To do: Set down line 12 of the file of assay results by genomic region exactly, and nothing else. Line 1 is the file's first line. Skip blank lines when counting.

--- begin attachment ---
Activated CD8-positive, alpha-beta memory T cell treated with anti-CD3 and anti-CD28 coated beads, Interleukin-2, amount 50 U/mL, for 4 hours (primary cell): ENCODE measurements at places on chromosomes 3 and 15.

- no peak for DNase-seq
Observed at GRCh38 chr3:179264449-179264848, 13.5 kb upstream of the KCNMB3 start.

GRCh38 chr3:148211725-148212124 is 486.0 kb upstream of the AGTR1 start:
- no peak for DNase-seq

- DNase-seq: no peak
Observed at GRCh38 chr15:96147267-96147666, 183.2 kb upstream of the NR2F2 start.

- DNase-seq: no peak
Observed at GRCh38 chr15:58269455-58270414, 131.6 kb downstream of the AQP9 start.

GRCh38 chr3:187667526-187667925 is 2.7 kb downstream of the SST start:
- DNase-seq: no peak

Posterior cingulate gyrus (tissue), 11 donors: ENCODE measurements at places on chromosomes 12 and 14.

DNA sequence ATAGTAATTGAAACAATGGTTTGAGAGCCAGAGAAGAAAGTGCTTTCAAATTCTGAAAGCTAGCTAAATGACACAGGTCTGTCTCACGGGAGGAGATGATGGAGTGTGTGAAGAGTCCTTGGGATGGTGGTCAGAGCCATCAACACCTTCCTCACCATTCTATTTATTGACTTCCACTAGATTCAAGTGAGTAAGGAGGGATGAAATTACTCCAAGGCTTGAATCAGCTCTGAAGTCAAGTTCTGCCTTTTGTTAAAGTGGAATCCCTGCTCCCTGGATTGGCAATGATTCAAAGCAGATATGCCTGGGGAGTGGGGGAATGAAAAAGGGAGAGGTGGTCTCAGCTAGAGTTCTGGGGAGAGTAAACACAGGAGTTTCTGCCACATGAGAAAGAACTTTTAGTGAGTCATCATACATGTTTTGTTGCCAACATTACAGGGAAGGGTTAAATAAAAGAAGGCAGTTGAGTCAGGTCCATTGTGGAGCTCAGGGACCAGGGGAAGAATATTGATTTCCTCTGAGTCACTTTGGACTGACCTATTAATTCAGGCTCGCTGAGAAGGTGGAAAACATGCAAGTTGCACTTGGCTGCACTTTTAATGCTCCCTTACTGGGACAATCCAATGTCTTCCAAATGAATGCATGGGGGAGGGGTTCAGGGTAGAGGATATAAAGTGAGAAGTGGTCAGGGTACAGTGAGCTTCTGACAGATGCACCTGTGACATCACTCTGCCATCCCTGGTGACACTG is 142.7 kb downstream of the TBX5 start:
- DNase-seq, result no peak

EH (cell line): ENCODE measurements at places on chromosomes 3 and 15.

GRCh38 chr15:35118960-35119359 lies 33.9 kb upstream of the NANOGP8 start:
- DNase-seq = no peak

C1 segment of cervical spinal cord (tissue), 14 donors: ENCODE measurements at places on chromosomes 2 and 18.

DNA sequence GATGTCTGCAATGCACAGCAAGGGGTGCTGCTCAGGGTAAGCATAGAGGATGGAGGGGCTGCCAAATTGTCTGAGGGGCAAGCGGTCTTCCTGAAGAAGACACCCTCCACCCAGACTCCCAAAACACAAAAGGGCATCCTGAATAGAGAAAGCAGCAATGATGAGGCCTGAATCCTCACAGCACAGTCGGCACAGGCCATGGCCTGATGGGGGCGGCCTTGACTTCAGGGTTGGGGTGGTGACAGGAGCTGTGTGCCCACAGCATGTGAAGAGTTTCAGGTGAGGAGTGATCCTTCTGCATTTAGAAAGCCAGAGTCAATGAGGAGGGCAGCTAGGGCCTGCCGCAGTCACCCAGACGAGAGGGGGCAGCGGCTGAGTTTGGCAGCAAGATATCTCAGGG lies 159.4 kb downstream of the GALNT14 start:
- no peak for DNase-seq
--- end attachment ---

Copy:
Posterior cingulate gyrus (tissue), 11 donors: ENCODE measurements at places on chromosomes 12 and 14.